Lady beetle season is an annual cold-weather event that occurs in many places across North America, including Oakland, California‘s Reinhardt Redwood Regional Park. As 510 Families explains, “the ladybugs congregate on the plants (and fence posts!)” along the park trails.
“Pro tip from the Naturalists at East Bay Regional Parks: Ladybeetles should not be handled or collected — unless you want to move one that’s fallen on the path and might be otherwise squished.”
Lady beetle swarming typically occurs during late autumn, winter, and early spring as they ready themselves for mating and seek appropriate spots for egg-laying. They emit pheromones to attract fellow lady beetles, forming aggregations that provide meeting points, offer protection against predators like birds and other insects, help regulate body temperatures, and facilitate resource sharing in areas with abundant food.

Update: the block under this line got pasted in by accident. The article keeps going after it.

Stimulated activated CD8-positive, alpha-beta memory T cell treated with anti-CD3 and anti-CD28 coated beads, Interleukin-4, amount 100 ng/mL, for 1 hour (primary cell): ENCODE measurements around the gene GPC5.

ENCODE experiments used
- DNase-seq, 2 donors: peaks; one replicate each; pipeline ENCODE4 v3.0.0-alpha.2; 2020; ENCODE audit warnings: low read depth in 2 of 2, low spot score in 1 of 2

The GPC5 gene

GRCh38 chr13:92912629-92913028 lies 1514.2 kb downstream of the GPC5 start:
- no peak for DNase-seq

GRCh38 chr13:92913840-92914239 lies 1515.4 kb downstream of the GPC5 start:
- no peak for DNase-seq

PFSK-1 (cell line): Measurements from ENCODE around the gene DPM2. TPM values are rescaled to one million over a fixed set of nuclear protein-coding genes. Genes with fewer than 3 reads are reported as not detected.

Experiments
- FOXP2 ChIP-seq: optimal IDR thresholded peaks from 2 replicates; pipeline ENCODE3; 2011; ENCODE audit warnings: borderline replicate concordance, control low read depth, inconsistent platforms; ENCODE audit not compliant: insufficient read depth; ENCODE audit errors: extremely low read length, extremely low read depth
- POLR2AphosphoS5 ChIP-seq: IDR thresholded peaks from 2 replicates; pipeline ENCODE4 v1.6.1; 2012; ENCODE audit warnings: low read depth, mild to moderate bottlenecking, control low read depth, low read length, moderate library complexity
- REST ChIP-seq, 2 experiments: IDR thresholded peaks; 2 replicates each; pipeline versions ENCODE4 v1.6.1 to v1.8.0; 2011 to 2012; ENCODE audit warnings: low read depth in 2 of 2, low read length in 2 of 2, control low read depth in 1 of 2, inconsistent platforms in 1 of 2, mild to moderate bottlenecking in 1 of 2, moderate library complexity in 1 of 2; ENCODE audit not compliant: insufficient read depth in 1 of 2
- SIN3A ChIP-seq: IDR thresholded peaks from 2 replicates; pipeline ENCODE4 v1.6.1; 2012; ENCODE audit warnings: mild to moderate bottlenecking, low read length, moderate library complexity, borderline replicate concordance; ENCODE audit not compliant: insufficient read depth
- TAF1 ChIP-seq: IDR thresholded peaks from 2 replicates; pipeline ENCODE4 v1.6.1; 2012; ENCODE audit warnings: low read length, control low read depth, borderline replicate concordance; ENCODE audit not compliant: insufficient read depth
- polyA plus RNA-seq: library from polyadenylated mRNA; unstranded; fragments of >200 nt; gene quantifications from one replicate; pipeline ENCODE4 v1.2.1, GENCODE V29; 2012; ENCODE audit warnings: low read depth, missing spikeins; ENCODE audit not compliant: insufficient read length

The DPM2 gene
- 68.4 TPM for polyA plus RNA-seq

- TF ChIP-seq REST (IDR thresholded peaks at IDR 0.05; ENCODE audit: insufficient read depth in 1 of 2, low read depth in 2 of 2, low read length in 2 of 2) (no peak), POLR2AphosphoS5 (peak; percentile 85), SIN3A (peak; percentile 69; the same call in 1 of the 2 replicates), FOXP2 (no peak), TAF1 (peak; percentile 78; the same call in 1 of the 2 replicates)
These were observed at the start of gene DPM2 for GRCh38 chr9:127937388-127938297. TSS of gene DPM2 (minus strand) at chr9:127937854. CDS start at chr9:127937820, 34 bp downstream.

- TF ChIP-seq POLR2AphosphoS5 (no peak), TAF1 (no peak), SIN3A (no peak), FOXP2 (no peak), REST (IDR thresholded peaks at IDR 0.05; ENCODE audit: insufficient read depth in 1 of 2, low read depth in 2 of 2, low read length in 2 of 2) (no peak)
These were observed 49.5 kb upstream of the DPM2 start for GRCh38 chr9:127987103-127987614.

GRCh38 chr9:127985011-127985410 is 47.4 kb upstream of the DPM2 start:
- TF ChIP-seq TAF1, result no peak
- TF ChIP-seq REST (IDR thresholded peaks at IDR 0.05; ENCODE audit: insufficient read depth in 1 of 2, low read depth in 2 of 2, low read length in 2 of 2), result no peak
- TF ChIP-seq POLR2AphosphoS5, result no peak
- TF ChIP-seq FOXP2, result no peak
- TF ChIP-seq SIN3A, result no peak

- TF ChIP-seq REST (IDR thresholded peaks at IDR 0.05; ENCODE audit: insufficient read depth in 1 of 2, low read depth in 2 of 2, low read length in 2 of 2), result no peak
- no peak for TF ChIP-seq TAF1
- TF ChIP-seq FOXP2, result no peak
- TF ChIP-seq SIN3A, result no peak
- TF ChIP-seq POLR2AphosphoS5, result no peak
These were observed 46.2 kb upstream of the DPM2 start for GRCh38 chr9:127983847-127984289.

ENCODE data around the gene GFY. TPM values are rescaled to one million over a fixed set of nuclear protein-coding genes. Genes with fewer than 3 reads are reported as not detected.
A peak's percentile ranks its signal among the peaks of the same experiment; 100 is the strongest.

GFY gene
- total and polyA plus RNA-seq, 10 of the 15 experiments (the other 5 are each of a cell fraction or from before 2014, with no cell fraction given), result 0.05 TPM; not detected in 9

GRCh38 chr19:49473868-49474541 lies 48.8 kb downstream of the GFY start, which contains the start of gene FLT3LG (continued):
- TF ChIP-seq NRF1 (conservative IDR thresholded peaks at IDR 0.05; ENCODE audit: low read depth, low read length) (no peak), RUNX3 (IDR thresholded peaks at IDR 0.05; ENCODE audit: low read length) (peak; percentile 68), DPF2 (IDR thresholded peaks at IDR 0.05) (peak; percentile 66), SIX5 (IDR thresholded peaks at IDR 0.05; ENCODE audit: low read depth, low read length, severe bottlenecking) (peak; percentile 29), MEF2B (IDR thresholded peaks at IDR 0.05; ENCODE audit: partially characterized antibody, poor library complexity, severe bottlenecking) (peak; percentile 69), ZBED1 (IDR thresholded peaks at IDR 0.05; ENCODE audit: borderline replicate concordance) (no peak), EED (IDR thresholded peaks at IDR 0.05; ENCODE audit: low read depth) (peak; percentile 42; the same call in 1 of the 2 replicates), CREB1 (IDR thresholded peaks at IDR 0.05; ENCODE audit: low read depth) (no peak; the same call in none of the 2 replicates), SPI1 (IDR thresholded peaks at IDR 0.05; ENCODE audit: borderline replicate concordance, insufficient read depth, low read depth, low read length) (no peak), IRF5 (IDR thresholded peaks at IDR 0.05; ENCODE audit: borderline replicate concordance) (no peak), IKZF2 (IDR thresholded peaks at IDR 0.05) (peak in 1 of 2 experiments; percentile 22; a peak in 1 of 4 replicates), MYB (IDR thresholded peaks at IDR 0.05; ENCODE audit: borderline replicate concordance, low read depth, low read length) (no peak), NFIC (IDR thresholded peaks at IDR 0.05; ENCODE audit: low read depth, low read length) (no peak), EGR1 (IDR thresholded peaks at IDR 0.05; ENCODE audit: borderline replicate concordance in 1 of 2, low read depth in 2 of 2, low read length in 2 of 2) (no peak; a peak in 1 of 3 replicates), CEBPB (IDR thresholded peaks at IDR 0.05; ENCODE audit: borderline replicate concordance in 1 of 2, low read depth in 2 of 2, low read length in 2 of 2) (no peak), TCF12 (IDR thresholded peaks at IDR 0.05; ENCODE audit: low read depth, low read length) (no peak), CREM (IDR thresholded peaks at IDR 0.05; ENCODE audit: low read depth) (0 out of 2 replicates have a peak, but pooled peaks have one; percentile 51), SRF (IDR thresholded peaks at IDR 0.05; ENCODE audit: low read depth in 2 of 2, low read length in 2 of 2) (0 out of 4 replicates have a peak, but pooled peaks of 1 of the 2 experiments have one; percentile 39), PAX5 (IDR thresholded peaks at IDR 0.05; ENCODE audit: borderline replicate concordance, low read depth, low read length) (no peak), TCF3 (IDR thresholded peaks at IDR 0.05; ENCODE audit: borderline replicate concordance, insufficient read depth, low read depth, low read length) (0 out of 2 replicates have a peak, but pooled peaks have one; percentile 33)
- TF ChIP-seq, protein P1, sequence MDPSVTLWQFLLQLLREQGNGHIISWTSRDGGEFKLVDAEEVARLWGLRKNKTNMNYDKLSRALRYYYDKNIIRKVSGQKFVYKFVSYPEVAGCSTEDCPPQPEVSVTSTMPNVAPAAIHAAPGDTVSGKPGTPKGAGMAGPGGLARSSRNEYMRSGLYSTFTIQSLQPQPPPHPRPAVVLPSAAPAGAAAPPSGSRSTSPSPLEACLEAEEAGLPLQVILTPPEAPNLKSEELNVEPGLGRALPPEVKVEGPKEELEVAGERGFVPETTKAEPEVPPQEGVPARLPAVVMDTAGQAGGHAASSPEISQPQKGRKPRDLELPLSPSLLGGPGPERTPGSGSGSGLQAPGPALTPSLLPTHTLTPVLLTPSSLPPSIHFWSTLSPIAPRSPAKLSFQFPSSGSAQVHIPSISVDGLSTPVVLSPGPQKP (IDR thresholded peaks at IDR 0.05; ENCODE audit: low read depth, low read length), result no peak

Ladybugs, also known as ladybird beetles or lady beetles to distinguish them from actual bugs, are considered beneficial insects that are crucial in controlling aphids and other pests in gardens and agricultural fields. According to National Geographic Kids, “one ladybug can eat up to 5,000 insects in its lifetime.”
Enjoy more lady beetles and swarms, including:
• From Goth to Glam: A ladybug’s life cycle up-close
• Ladybug, from an egg to first flight
• Do ladybugs smell like fear?
• Slow-mo ladybugs look like they can’t fly before they do